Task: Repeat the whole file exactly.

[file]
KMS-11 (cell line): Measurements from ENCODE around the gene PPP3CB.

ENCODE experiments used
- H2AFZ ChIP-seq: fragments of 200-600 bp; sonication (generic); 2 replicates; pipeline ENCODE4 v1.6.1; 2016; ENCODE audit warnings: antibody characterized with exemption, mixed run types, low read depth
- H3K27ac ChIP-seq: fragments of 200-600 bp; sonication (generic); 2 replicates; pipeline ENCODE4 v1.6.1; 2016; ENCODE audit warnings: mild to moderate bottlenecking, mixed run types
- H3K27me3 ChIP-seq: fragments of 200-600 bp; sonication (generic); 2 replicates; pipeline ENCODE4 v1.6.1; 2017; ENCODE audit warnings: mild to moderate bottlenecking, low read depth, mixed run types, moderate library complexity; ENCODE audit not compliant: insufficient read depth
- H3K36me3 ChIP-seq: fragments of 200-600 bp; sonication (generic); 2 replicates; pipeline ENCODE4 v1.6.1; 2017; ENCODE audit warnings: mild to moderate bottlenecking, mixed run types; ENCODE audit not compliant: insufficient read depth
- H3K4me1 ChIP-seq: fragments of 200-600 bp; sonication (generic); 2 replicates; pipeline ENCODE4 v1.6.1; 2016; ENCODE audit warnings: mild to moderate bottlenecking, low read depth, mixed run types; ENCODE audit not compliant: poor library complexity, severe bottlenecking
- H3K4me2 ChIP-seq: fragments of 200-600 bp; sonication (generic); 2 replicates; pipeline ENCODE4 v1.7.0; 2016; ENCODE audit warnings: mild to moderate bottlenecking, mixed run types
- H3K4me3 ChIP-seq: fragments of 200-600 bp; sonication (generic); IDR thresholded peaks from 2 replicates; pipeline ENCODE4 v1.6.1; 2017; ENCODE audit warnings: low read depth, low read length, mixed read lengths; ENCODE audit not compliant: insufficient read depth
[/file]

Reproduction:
KMS-11 (cell line): Measurements from ENCODE around the gene PPP3CB.

ENCODE experiments used
- H2AFZ ChIP-seq: fragments of 200-600 bp; sonication (generic); 2 replicates; pipeline ENCODE4 v1.6.1; 2016; ENCODE audit warnings: antibody characterized with exemption, mixed run types, low read depth
- H3K27ac ChIP-seq: fragments of 200-600 bp; sonication (generic); 2 replicates; pipeline ENCODE4 v1.6.1; 2016; ENCODE audit warnings: mild to moderate bottlenecking, mixed run types
- H3K27me3 ChIP-seq: fragments of 200-600 bp; sonication (generic); 2 replicates; pipeline ENCODE4 v1.6.1; 2017; ENCODE audit warnings: mild to moderate bottlenecking, low read depth, mixed run types, moderate library complexity; ENCODE audit not compliant: insufficient read depth
- H3K36me3 ChIP-seq: fragments of 200-600 bp; sonication (generic); 2 replicates; pipeline ENCODE4 v1.6.1; 2017; ENCODE audit warnings: mild to moderate bottlenecking, mixed run types; ENCODE audit not compliant: insufficient read depth
- H3K4me1 ChIP-seq: fragments of 200-600 bp; sonication (generic); 2 replicates; pipeline ENCODE4 v1.6.1; 2016; ENCODE audit warnings: mild to moderate bottlenecking, low read depth, mixed run types; ENCODE audit not compliant: poor library complexity, severe bottlenecking
- H3K4me2 ChIP-seq: fragments of 200-600 bp; sonication (generic); 2 replicates; pipeline ENCODE4 v1.7.0; 2016; ENCODE audit warnings: mild to moderate bottlenecking, mixed run types
- H3K4me3 ChIP-seq: fragments of 200-600 bp; sonication (generic); IDR thresholded peaks from 2 replicates; pipeline ENCODE4 v1.6.1; 2017; ENCODE audit warnings: low read depth, low read length, mixed read lengths; ENCODE audit not compliant: insufficient read depth